Dis-Jointed? Several Approaches to Divisibility after Burlington Northern
Vermont Journal of Environmental Law, Vol. 11, p. 307, 2009
64 Pages Posted: 8 Dec 2009 Last revised: 30 Mar 2011
Date Written: December 4, 2009
In Burlington Northern and Santa Fe Railway Co. v. United States, the Supreme Court held that a very thin trial court record provided a reasonable basis for apportionment of defendants' CERCLA liability under the prevailing legal standard borrowed from Section 433A of the Second Restatement of Torts. Predictions of the decision's effect on the availability of joint and several liability under CERCLA vary, predictably, in accordance with the the litigation interest of the predictor. In this article I argue that that even after Burlington Northern, federal courts are bound to assess the scope of CERCLA liability not only by applying traditional common law standards but by doing so with reference to the structure and purposes of CERCLA's liability scheme. Therefore, Burlington Northern's divisibility holding should have little effect in many typical CERCLA fact patterns. Moreover, even if Burlington Northern is interpreted to relax the proof requirements for defendants seeking apportionment, joint and several liability should still be available in many CERCLA cases under several legal theories. This article describes those theories and analyzes their relative merits.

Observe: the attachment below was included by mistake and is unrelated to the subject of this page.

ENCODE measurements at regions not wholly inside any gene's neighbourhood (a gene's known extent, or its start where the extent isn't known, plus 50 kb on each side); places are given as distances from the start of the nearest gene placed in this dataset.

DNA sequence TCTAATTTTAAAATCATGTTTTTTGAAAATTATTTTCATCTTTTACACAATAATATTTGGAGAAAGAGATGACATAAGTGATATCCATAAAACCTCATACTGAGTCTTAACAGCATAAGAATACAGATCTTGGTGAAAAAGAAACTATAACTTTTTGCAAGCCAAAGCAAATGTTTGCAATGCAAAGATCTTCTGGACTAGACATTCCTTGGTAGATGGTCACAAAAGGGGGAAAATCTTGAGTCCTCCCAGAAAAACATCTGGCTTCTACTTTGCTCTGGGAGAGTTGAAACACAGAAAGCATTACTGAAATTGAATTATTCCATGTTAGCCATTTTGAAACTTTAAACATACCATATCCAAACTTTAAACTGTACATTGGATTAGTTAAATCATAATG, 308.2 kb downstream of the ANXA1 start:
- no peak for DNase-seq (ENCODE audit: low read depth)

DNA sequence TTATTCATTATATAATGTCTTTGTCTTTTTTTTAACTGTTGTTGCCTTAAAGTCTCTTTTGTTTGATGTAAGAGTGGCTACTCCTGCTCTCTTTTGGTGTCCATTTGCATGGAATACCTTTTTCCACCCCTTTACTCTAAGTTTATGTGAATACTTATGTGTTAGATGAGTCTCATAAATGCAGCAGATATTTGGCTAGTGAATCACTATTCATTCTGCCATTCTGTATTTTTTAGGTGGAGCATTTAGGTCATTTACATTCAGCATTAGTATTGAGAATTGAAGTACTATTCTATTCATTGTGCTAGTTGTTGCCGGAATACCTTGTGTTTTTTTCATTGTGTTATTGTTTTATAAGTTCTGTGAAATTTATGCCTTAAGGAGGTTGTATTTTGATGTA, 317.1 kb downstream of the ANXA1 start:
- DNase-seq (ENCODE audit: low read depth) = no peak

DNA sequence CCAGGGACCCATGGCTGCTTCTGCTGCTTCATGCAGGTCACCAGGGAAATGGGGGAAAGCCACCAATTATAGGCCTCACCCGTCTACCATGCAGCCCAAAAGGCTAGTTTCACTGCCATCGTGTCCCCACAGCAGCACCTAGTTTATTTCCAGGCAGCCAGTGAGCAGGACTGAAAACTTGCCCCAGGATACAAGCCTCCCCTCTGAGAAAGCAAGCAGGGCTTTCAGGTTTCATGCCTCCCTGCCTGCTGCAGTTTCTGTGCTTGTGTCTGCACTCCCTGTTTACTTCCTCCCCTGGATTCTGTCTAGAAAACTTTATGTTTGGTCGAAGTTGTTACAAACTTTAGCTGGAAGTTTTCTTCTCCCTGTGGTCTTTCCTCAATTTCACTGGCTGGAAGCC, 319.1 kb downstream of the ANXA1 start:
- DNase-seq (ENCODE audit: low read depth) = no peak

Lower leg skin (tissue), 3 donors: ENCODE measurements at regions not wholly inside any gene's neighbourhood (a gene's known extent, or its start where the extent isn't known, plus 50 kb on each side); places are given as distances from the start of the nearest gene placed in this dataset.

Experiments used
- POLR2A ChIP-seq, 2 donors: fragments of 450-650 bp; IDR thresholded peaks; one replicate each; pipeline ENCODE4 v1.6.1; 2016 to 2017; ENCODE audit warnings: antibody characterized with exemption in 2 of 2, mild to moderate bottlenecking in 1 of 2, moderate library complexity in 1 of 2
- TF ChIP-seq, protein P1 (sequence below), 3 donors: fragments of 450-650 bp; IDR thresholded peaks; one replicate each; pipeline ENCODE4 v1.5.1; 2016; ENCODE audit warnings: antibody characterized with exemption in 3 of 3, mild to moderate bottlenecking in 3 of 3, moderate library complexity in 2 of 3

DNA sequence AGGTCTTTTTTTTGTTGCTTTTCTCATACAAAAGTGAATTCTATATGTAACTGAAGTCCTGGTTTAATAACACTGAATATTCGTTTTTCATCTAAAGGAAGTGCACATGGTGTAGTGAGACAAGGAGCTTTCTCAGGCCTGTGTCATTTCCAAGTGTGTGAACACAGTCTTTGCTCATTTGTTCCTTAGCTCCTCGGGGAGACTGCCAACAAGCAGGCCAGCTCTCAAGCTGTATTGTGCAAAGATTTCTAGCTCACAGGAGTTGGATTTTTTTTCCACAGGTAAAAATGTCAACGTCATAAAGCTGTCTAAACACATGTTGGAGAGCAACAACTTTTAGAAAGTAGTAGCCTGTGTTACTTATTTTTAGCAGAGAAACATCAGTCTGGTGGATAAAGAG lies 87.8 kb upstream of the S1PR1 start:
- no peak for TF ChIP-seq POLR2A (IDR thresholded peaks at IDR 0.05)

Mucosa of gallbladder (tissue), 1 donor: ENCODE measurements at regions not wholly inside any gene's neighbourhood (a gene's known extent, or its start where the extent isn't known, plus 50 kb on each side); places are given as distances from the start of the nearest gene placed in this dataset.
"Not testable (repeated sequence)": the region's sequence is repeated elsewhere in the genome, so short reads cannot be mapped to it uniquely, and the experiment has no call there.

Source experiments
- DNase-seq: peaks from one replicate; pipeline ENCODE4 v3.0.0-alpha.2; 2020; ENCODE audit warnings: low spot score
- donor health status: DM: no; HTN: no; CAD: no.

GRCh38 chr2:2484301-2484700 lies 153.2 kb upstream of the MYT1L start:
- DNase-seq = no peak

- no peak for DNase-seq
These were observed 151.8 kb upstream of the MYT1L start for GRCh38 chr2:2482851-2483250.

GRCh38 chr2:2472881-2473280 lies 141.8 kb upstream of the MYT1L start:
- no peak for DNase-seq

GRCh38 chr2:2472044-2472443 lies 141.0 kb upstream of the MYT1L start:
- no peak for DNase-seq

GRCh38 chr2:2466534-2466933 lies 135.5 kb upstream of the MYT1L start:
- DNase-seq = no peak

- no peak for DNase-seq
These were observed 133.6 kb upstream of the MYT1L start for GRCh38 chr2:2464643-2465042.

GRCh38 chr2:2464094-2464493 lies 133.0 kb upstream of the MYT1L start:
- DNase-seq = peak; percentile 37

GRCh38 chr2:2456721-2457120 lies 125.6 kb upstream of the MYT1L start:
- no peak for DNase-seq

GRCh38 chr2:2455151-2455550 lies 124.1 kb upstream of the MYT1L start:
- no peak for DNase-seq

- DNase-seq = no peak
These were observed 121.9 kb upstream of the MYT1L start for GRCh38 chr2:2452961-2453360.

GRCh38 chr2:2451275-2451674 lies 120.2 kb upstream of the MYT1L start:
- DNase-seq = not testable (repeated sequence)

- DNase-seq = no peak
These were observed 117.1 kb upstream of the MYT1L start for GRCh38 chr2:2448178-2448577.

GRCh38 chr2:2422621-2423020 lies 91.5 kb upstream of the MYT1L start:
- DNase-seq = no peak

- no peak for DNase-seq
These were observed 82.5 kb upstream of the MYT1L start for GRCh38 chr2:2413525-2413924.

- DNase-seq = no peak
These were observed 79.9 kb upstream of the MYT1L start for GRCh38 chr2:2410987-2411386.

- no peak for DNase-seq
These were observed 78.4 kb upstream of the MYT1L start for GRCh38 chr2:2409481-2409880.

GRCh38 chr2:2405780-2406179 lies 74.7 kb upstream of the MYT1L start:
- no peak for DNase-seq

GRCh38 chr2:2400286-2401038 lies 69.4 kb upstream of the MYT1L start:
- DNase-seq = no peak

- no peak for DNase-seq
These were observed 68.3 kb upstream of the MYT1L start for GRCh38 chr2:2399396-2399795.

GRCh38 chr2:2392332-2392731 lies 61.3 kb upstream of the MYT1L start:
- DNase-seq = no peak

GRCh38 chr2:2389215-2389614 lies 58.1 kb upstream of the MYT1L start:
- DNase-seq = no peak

Keywords: CERCLA, divisibility, joint and several liability, apportionment, hazardous substances, cost recovery, Burlington Northern
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